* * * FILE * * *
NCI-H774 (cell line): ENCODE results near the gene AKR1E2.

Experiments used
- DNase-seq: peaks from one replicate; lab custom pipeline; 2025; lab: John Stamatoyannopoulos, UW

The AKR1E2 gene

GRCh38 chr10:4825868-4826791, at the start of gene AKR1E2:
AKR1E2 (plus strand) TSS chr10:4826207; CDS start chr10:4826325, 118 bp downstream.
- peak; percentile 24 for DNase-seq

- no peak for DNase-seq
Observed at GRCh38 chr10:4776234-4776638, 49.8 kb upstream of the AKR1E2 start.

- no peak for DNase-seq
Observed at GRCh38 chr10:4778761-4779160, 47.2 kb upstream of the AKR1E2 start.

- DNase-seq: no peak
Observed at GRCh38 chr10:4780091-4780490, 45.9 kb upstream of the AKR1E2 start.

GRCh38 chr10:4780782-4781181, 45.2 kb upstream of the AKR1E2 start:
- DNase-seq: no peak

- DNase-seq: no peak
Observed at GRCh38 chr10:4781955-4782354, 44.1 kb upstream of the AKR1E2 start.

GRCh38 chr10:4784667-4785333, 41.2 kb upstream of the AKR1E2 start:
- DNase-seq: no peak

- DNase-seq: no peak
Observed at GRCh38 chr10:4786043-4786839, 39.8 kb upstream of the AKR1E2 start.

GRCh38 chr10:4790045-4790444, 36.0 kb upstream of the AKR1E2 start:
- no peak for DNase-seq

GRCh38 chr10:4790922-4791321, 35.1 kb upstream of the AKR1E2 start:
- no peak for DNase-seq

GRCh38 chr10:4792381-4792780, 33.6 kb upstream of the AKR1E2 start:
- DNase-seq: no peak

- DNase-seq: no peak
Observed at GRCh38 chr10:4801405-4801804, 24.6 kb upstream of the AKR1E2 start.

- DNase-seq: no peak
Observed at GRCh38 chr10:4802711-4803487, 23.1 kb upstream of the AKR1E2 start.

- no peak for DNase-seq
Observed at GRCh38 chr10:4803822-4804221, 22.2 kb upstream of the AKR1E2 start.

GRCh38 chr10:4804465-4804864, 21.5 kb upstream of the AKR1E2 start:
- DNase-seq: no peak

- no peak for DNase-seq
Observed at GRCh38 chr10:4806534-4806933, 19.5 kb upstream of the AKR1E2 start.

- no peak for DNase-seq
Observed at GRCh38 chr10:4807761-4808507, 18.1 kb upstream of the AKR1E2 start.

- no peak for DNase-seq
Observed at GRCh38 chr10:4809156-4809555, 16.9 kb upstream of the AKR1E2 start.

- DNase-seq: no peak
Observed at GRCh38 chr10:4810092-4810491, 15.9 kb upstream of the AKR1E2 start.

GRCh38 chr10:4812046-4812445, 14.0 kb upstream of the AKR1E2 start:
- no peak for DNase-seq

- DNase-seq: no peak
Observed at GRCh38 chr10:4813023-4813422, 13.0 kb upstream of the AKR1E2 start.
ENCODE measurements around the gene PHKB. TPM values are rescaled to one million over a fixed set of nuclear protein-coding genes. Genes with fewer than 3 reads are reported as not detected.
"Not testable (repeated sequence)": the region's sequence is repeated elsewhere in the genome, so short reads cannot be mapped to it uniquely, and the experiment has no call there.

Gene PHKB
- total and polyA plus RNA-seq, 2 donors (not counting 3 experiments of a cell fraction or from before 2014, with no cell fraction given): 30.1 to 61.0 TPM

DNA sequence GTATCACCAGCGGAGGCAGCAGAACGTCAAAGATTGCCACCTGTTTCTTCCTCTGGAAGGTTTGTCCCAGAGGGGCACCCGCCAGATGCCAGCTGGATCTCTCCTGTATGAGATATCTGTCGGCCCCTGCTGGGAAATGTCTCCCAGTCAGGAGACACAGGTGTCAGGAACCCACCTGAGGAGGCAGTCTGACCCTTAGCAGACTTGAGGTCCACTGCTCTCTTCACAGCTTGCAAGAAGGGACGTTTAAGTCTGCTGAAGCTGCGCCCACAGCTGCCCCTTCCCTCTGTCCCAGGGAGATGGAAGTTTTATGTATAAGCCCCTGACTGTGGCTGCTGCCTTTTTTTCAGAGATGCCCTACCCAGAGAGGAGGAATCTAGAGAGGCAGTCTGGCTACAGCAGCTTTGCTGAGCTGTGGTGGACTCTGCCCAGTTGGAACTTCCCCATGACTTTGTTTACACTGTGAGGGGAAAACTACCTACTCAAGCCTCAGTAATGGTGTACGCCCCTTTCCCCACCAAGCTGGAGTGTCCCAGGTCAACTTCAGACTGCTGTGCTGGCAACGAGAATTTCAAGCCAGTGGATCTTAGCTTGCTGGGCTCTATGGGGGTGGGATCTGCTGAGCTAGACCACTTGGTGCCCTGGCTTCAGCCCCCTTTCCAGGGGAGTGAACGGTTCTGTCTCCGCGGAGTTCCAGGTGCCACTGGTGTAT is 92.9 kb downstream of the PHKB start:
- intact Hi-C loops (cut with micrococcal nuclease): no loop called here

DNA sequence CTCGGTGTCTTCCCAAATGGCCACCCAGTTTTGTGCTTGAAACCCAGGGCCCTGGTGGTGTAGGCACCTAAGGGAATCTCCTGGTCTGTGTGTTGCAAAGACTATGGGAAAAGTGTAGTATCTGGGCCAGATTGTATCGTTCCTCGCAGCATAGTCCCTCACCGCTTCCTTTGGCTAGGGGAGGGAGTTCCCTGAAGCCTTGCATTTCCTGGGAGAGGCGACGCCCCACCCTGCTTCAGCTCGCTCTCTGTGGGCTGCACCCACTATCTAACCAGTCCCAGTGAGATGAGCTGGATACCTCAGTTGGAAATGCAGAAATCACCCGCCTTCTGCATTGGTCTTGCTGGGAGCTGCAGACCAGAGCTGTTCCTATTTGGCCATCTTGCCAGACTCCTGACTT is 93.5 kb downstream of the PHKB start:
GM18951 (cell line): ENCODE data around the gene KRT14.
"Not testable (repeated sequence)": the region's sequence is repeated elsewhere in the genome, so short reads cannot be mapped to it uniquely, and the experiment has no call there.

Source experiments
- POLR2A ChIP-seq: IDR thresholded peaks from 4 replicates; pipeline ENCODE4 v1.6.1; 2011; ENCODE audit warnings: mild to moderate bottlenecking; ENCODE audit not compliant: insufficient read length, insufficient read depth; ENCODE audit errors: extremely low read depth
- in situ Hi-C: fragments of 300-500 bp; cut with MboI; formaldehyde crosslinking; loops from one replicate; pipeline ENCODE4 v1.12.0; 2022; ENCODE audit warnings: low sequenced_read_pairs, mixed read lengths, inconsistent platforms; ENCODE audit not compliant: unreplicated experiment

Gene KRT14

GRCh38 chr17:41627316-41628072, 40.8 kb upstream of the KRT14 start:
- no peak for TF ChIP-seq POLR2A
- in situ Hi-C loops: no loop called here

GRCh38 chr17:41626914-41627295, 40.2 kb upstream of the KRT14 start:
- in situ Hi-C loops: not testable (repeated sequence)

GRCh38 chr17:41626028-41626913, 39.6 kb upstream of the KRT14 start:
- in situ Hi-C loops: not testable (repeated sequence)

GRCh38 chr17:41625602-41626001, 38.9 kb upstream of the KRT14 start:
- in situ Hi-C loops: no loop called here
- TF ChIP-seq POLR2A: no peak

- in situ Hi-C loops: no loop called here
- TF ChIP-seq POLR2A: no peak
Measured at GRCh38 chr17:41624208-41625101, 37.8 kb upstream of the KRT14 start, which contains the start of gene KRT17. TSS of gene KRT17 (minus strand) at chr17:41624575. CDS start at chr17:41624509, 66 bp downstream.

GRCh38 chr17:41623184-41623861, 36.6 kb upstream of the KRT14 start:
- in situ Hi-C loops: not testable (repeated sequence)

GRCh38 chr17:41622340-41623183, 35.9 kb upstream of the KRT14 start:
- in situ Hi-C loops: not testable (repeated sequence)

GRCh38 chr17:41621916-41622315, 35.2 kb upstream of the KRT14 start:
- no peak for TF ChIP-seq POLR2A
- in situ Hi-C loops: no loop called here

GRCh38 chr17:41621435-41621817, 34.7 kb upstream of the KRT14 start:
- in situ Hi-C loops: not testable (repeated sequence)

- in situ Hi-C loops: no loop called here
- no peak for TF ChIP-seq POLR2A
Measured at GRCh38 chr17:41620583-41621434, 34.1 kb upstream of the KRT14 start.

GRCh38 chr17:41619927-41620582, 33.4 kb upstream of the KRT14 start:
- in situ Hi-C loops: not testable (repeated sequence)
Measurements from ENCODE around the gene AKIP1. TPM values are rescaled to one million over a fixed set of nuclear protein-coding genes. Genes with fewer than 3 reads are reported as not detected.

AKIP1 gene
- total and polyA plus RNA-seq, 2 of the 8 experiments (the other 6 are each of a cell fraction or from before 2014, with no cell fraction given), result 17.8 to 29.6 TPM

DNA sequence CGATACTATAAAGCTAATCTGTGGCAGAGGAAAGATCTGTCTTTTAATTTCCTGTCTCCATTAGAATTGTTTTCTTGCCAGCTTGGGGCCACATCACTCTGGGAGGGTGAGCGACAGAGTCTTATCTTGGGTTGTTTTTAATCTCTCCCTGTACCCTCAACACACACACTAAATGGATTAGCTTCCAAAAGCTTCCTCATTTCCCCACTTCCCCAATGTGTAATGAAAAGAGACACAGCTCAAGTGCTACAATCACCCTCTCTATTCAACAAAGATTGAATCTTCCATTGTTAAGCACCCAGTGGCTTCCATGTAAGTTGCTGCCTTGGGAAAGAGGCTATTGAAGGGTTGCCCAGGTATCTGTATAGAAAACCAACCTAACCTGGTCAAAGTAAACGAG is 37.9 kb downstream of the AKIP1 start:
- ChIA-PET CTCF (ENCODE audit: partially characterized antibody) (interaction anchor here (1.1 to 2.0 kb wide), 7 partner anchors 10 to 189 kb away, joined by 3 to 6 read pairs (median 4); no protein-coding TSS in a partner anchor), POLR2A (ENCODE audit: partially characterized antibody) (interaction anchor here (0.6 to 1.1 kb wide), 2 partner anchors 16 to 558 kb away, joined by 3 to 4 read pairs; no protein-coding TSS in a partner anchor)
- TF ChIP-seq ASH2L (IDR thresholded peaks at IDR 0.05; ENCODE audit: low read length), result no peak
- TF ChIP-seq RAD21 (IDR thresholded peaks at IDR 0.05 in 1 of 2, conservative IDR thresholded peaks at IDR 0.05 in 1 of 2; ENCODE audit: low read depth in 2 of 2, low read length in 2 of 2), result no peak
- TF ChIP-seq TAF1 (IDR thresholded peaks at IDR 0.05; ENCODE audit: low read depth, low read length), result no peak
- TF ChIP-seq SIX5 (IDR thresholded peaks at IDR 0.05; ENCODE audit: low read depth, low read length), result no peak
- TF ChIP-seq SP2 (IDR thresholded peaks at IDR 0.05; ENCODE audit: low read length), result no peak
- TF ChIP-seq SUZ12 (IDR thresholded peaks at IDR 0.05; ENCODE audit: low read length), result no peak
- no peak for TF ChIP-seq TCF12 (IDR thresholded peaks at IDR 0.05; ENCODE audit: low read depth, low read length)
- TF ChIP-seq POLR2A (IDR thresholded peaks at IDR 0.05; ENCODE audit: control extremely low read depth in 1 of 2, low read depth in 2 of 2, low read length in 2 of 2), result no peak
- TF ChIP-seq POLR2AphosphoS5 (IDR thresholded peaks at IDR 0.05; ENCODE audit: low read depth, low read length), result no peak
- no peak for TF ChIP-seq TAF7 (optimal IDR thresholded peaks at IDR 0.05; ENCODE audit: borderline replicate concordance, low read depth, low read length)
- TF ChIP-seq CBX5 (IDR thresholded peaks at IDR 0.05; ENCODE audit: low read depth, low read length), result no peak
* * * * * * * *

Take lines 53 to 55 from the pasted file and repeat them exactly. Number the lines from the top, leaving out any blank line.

- intact Hi-C loops (cut with micrococcal nuclease): no loop called here

DNA sequence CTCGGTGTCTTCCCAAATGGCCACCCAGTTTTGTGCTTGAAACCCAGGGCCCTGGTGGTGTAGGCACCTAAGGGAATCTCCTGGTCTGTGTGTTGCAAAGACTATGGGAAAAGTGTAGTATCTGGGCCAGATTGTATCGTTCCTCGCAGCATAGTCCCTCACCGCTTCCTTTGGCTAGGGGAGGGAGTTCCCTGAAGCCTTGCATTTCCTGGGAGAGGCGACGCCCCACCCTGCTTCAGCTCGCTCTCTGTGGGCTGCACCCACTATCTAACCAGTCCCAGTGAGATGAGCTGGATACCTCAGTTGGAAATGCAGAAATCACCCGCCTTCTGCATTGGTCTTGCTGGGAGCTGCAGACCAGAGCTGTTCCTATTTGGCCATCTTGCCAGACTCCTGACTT is 93.5 kb downstream of the PHKB start:
GM18951 (cell line): ENCODE data around the gene KRT14.